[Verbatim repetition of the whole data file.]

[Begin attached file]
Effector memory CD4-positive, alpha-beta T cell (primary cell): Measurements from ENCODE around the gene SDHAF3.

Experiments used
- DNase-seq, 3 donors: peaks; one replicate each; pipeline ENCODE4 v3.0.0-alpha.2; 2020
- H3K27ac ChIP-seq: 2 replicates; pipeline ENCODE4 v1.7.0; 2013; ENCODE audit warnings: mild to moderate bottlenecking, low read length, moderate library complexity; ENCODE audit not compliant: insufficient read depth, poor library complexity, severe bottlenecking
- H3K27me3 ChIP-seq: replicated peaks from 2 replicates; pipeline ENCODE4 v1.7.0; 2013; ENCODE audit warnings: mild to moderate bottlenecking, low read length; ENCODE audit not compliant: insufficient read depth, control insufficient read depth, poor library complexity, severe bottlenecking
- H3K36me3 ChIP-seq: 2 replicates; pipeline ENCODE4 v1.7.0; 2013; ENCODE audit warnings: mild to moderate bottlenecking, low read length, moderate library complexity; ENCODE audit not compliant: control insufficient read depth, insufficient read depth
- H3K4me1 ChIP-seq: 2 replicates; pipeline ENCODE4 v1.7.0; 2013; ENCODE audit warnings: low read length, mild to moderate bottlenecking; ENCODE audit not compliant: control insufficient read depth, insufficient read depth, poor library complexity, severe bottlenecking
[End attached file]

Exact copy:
Effector memory CD4-positive, alpha-beta T cell (primary cell): Measurements from ENCODE around the gene SDHAF3.

Experiments used
- DNase-seq, 3 donors: peaks; one replicate each; pipeline ENCODE4 v3.0.0-alpha.2; 2020
- H3K27ac ChIP-seq: 2 replicates; pipeline ENCODE4 v1.7.0; 2013; ENCODE audit warnings: mild to moderate bottlenecking, low read length, moderate library complexity; ENCODE audit not compliant: insufficient read depth, poor library complexity, severe bottlenecking
- H3K27me3 ChIP-seq: replicated peaks from 2 replicates; pipeline ENCODE4 v1.7.0; 2013; ENCODE audit warnings: mild to moderate bottlenecking, low read length; ENCODE audit not compliant: insufficient read depth, control insufficient read depth, poor library complexity, severe bottlenecking
- H3K36me3 ChIP-seq: 2 replicates; pipeline ENCODE4 v1.7.0; 2013; ENCODE audit warnings: mild to moderate bottlenecking, low read length, moderate library complexity; ENCODE audit not compliant: control insufficient read depth, insufficient read depth
- H3K4me1 ChIP-seq: 2 replicates; pipeline ENCODE4 v1.7.0; 2013; ENCODE audit warnings: low read length, mild to moderate bottlenecking; ENCODE audit not compliant: control insufficient read depth, insufficient read depth, poor library complexity, severe bottlenecking